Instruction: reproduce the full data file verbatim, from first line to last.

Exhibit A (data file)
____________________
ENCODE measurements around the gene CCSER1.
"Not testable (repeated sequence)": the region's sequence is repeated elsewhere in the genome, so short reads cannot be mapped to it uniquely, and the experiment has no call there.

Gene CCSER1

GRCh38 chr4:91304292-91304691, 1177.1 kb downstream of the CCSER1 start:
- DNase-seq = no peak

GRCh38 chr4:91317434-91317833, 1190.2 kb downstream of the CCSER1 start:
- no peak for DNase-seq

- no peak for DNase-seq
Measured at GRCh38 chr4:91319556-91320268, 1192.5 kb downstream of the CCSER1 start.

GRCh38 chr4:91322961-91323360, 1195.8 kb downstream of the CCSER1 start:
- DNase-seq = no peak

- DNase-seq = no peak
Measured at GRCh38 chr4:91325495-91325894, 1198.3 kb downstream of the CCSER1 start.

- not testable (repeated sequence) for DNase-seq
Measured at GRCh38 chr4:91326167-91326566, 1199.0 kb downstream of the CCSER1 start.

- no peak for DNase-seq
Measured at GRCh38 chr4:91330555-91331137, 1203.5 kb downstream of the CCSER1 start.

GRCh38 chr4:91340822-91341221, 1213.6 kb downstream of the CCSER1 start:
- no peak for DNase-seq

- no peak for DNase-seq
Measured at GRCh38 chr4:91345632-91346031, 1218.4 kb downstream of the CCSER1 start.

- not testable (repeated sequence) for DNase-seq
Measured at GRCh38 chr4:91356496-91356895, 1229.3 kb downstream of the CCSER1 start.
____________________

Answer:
ENCODE measurements around the gene CCSER1.
"Not testable (repeated sequence)": the region's sequence is repeated elsewhere in the genome, so short reads cannot be mapped to it uniquely, and the experiment has no call there.

Gene CCSER1

GRCh38 chr4:91304292-91304691, 1177.1 kb downstream of the CCSER1 start:
- DNase-seq = no peak

GRCh38 chr4:91317434-91317833, 1190.2 kb downstream of the CCSER1 start:
- no peak for DNase-seq

- no peak for DNase-seq
Measured at GRCh38 chr4:91319556-91320268, 1192.5 kb downstream of the CCSER1 start.

GRCh38 chr4:91322961-91323360, 1195.8 kb downstream of the CCSER1 start:
- DNase-seq = no peak

- DNase-seq = no peak
Measured at GRCh38 chr4:91325495-91325894, 1198.3 kb downstream of the CCSER1 start.

- not testable (repeated sequence) for DNase-seq
Measured at GRCh38 chr4:91326167-91326566, 1199.0 kb downstream of the CCSER1 start.

- no peak for DNase-seq
Measured at GRCh38 chr4:91330555-91331137, 1203.5 kb downstream of the CCSER1 start.

GRCh38 chr4:91340822-91341221, 1213.6 kb downstream of the CCSER1 start:
- no peak for DNase-seq

- no peak for DNase-seq
Measured at GRCh38 chr4:91345632-91346031, 1218.4 kb downstream of the CCSER1 start.

- not testable (repeated sequence) for DNase-seq
Measured at GRCh38 chr4:91356496-91356895, 1229.3 kb downstream of the CCSER1 start.